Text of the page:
Are these people, for deep psychological reasons, perpetual victims? Possibly. But may they not also be victims of long-duration variable schedules? If you get into a relationship with someone who is fascinating, charming, sexy, fun, and attentive, and then gradually the person becomes more disagreeable, even abusive, though still showing you the good side now and then, you will live for those increasingly rare moments when you are getting all those wonderful reinforcers: the fascinating, charming, sexy, and lun attentiveness. And paradoxically from a commonsense viewpoint, though obviously from the training viewpoint, the rarer and more unpredictable those moments become, the more powerful will be their effect as reinforcers, and the longer your basic behavior will be maintained. Furthermore, it is easy to see why i uneone once in this kind of relationship might seek it out again.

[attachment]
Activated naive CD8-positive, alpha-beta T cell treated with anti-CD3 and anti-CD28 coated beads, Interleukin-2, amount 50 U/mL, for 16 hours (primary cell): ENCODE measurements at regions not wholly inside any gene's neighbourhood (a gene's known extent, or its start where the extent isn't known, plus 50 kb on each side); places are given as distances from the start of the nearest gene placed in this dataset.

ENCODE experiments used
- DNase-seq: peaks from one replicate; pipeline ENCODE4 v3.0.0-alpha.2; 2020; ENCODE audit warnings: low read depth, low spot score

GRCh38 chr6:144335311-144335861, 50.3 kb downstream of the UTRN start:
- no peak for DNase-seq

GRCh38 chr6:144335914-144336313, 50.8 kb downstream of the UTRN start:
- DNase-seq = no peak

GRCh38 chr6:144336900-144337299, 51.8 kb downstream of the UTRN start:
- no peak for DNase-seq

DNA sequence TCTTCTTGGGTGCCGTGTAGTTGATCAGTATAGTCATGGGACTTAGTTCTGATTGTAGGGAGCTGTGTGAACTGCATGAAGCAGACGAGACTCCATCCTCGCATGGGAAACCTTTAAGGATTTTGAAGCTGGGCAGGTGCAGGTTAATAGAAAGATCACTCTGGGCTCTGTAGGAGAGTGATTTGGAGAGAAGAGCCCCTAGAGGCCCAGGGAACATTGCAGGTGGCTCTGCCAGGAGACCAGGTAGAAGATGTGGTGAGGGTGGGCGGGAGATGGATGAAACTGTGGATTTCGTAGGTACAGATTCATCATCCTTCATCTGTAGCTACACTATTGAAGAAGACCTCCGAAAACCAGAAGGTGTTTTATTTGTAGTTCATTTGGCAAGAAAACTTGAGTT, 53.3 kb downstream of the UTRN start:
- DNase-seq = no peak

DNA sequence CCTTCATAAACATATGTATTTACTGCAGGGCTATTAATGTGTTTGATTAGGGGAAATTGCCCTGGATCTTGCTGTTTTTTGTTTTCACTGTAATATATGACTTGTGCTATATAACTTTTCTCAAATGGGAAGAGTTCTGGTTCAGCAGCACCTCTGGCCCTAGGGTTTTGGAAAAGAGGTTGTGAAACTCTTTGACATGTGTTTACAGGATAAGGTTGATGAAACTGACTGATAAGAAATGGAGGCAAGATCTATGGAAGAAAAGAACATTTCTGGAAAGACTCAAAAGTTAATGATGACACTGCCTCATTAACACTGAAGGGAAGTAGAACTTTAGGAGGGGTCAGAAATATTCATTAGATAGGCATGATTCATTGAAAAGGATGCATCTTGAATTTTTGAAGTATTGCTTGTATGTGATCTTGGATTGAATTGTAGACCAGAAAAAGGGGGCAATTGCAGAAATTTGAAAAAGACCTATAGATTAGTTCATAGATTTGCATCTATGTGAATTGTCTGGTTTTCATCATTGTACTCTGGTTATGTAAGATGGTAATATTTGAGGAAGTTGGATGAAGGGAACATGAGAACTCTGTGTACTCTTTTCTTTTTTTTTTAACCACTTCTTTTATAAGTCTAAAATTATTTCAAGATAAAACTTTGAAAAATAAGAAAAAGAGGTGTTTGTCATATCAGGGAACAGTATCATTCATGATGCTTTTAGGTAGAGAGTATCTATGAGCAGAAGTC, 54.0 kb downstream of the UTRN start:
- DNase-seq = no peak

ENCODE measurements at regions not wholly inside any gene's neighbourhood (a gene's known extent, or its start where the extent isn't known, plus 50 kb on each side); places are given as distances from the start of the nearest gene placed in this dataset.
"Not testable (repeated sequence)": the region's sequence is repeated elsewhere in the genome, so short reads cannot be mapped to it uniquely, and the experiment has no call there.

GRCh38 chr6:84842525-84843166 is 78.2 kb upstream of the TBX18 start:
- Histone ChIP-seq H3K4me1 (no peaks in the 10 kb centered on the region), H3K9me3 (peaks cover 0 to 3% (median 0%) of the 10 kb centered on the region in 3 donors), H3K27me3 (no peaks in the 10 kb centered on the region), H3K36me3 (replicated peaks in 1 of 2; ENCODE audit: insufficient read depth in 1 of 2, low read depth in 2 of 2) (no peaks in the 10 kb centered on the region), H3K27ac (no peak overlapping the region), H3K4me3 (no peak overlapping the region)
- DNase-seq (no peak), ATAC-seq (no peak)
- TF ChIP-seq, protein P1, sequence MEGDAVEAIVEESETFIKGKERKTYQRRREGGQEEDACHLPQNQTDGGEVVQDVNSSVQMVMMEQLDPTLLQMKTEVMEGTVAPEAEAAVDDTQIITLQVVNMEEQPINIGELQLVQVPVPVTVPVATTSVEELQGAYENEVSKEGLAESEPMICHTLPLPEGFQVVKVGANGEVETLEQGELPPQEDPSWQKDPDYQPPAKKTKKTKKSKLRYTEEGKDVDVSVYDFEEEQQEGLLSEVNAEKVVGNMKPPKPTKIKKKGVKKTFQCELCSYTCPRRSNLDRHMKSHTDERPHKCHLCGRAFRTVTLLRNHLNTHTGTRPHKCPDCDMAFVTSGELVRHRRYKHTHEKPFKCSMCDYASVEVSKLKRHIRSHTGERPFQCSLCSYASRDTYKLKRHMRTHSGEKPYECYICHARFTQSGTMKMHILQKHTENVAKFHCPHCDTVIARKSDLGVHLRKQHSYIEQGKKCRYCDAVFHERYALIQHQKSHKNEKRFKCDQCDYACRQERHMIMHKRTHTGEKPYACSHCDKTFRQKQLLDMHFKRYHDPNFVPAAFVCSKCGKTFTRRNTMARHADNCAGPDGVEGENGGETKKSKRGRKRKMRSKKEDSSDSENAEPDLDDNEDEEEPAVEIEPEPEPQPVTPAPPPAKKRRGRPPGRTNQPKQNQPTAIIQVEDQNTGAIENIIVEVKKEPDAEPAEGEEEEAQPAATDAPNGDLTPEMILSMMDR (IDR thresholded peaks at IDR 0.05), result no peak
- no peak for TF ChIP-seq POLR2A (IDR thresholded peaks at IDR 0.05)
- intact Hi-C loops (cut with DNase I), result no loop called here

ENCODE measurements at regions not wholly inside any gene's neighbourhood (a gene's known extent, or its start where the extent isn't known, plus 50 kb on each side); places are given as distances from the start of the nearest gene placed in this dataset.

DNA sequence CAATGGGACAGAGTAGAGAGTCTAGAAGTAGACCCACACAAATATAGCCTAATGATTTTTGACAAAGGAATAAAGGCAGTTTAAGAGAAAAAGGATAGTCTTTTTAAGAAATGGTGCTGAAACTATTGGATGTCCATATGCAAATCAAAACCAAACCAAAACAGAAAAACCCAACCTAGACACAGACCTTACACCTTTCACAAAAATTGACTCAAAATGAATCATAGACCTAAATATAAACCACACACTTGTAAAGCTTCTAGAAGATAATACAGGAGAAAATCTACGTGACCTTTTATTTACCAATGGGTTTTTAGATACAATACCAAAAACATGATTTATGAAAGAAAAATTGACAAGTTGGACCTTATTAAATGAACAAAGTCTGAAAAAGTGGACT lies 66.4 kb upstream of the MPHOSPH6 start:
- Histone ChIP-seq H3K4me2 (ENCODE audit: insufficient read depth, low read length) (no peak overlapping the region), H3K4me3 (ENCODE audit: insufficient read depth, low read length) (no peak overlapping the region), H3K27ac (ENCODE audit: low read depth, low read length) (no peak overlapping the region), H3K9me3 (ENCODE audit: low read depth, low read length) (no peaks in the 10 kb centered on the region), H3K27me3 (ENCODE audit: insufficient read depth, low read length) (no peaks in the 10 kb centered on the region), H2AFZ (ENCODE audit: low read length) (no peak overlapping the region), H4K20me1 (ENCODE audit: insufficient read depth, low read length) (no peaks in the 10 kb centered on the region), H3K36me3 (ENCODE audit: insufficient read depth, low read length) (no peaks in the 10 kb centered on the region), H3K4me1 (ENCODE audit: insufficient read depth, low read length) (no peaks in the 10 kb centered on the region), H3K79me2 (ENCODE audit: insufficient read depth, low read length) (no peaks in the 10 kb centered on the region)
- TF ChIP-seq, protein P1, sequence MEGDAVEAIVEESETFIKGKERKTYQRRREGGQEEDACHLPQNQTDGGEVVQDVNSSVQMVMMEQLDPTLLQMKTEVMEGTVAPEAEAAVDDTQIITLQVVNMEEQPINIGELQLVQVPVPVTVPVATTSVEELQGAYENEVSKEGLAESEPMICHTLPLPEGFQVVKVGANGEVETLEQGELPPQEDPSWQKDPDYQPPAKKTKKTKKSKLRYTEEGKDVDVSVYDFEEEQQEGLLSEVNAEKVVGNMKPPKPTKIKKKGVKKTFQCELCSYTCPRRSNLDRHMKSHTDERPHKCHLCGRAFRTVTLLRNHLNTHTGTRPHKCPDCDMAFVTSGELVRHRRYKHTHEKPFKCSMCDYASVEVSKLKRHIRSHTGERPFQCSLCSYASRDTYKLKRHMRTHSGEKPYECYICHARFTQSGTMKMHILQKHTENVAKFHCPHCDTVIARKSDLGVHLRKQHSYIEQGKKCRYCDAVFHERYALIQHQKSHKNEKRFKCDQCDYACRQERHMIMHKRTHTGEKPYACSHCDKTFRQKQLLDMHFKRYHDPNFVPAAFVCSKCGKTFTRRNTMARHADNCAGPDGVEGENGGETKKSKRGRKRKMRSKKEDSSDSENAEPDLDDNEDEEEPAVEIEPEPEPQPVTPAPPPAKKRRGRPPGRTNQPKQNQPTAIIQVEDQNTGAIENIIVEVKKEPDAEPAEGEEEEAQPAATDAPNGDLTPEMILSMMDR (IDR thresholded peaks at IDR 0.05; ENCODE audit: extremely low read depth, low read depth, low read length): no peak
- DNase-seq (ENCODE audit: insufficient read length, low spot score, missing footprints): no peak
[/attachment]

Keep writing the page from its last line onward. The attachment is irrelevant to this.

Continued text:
A relationship with a normal person who is decent and friendly most of the time might seem to lack the kick of that rare, longed-for, and thus doubly intense reinforcer.

Look at it from the manipulator’s point of view: I can have her/him eating out of my hand, and doing whatever I want, for my comfort and convenience solely, as long as I give her/him what she/he wants once in a while. That’s one way pimps keep their whores in line. It’s a powerful fix, all right, but once the victim appreciates that the intensity of the “charm” is at least partly due to the nature of the reinforcement schedule, he or she can usually walk quietly away from this kind of relationship and look for something else.